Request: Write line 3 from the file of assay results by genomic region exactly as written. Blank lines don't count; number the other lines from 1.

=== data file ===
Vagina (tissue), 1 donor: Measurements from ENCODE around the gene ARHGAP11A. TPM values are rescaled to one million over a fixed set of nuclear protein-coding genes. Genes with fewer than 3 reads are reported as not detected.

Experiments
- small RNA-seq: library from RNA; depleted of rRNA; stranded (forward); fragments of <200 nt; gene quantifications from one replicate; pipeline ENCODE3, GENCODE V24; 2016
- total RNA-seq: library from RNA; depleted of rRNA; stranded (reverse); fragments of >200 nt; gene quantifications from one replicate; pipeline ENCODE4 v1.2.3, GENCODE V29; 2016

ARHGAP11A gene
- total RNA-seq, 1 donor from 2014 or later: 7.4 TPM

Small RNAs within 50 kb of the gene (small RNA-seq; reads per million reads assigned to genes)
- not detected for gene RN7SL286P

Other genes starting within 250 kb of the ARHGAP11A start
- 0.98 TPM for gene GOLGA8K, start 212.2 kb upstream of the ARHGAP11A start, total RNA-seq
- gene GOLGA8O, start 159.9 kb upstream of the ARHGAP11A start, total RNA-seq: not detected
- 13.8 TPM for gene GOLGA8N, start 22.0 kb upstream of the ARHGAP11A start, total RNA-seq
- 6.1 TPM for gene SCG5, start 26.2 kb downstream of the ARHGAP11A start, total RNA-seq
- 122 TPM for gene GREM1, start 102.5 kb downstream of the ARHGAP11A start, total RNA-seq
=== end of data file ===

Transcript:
- small RNA-seq: library from RNA; depleted of rRNA; stranded (forward); fragments of <200 nt; gene quantifications from one replicate; pipeline ENCODE3, GENCODE V24; 2016